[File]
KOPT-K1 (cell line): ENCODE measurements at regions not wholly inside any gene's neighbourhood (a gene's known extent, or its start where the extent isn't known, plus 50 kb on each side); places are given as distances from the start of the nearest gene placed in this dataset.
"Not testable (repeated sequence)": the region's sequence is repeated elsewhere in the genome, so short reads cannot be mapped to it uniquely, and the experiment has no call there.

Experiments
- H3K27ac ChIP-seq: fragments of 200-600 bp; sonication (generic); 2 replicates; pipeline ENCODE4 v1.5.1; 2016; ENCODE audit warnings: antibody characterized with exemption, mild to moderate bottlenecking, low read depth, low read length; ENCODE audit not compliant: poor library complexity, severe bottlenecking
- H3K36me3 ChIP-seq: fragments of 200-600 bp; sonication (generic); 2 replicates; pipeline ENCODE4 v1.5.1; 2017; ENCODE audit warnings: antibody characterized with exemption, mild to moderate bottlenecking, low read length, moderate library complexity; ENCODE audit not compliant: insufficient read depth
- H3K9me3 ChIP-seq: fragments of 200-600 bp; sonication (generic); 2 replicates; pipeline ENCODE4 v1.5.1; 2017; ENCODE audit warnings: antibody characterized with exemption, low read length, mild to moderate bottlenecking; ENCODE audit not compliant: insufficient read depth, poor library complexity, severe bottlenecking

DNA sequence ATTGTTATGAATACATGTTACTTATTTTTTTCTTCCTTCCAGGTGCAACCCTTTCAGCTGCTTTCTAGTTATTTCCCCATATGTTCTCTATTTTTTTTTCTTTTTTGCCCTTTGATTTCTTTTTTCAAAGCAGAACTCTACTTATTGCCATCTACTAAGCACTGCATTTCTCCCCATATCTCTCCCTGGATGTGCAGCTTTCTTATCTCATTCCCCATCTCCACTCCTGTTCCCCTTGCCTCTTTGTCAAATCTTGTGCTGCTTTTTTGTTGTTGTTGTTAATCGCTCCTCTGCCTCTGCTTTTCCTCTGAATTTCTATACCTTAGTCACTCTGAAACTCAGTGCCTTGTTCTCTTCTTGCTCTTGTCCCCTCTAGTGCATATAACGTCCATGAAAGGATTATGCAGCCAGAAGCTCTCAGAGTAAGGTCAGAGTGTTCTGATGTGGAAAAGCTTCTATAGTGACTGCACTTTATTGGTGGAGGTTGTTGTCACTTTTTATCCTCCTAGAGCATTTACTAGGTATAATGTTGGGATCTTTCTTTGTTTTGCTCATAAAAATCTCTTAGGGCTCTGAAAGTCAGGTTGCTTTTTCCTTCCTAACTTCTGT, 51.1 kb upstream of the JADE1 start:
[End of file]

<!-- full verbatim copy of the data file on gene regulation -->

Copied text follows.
KOPT-K1 (cell line): ENCODE measurements at regions not wholly inside any gene's neighbourhood (a gene's known extent, or its start where the extent isn't known, plus 50 kb on each side); places are given as distances from the start of the nearest gene placed in this dataset.
"Not testable (repeated sequence)": the region's sequence is repeated elsewhere in the genome, so short reads cannot be mapped to it uniquely, and the experiment has no call there.

Experiments
- H3K27ac ChIP-seq: fragments of 200-600 bp; sonication (generic); 2 replicates; pipeline ENCODE4 v1.5.1; 2016; ENCODE audit warnings: antibody characterized with exemption, mild to moderate bottlenecking, low read depth, low read length; ENCODE audit not compliant: poor library complexity, severe bottlenecking
- H3K36me3 ChIP-seq: fragments of 200-600 bp; sonication (generic); 2 replicates; pipeline ENCODE4 v1.5.1; 2017; ENCODE audit warnings: antibody characterized with exemption, mild to moderate bottlenecking, low read length, moderate library complexity; ENCODE audit not compliant: insufficient read depth
- H3K9me3 ChIP-seq: fragments of 200-600 bp; sonication (generic); 2 replicates; pipeline ENCODE4 v1.5.1; 2017; ENCODE audit warnings: antibody characterized with exemption, low read length, mild to moderate bottlenecking; ENCODE audit not compliant: insufficient read depth, poor library complexity, severe bottlenecking

DNA sequence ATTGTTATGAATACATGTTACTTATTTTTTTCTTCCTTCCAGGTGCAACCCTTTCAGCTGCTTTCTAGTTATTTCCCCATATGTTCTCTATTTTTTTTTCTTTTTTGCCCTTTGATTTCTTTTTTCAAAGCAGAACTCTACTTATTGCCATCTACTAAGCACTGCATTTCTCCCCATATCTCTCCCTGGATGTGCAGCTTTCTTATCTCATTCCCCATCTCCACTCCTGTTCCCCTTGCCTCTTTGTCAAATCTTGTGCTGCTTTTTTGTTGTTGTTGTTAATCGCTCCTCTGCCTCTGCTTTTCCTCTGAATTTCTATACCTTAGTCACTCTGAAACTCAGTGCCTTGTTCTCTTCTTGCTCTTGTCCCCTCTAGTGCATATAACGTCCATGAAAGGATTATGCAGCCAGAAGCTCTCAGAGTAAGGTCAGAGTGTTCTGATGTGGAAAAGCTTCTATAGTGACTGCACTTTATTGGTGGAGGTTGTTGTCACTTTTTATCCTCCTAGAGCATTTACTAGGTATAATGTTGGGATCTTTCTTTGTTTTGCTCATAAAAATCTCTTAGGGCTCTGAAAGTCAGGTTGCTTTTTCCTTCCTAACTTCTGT, 51.1 kb upstream of the JADE1 start: